Construction has several things in common with baking according to David Baumser, owner of OMO Construction, a Shomer Shabbos Passaic and Bergen County company that has been around for over 25 years.
In baking a cake, the baker has to make sure the cake both tastes and looks good. In construction, the contractor has to make sure everything is structurally sound—the taste—and that it looks good.
Baking wasn’t for Baumser though, and neither was architecture—he isn’t the best artist—but he loves seeing the finished product and being able “to drive down the street and say I build this and I build that.”
Baumser worked in construction for several years before starting OMO. He did commercial work and management on high-rise construction in New York. Eventually, he decided to start his own construction company from scratch. OMO stands for ‘On My Own,’ the way in which Baumser started his company.
OMO are complete contractors; they do small jobs all the way up to building new homes: “There’s no one specialty except for making people happy,” Baumser said. OMO may not have a specialty, but the most common type of work for them is additions.
There are several things that set OMO apart from other contractors: their speed and their ability to stay within budget. According to Baumser, he can multitask by using subcontractors he has a history with. For instance, he said, the average home level addition of approximately 1,500 feet takes most companies seven—11 months, but takes OMO three and a half to four months.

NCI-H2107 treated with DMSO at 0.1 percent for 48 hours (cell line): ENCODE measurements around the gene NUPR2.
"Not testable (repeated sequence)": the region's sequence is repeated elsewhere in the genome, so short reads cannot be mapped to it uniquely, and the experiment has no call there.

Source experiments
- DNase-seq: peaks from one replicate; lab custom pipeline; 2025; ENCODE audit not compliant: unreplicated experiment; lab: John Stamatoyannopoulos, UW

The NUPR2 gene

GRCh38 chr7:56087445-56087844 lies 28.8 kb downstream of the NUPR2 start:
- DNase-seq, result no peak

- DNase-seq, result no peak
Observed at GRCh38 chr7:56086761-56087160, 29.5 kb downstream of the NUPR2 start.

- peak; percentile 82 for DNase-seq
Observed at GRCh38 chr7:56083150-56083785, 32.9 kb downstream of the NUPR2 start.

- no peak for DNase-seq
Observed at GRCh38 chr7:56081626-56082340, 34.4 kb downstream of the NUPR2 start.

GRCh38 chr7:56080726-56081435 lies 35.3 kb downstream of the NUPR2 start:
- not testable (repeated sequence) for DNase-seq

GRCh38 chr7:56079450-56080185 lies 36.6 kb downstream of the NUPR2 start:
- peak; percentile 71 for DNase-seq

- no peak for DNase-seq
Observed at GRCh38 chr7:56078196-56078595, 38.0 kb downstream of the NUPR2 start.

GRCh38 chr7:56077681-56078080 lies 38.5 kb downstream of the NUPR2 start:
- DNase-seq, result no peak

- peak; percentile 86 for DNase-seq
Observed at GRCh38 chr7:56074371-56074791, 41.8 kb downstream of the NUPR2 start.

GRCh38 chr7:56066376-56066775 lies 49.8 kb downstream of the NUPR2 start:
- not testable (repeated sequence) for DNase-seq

Other contractors also often come in 20-30 percent over their estimated budget. “Because of my years of experience, I look at things with a different eye. I don’t underestimate, I tend to overestimate,” Baumser said.
Baumser no longer works on the construction himself, but when he did he enjoyed working on kitchens the most. Now, Baumser’s company has a special way of handling kitchens that, again, sets OMO apart from other companies.
As Baumser explains it, many construction companies completely shut off a kitchen while they’re working on it; the home residents are forced to eat elsewhere until the work is done. When OMO works on a kitchen, they make sure to have at least a temporary sink and stove functioning that they hook up and disconnect as necessary.
Construction, like any career, comes with its own set of challenges. One of the most difficult, according to Baumser, is making sure the finished product is completely true to the customer’s vision. Getting it right though “is the satisfaction of why you do it. You take something ugly or blasé and you make it nice, a palace.”
Complete home constructions are the jobs Baumser is most proud of. In recent years his company has built new homes in Fair Lawn, Teaneck and Passaic among other towns including two projects recently in the West Englewood area. He also noted office buildings in Oradell and Passaic along with Teaneck’s The Pasta Factory, now Nobo, as works he is proud of.
For more information on OMO, call 973-473-1766.
By Aliza Chasan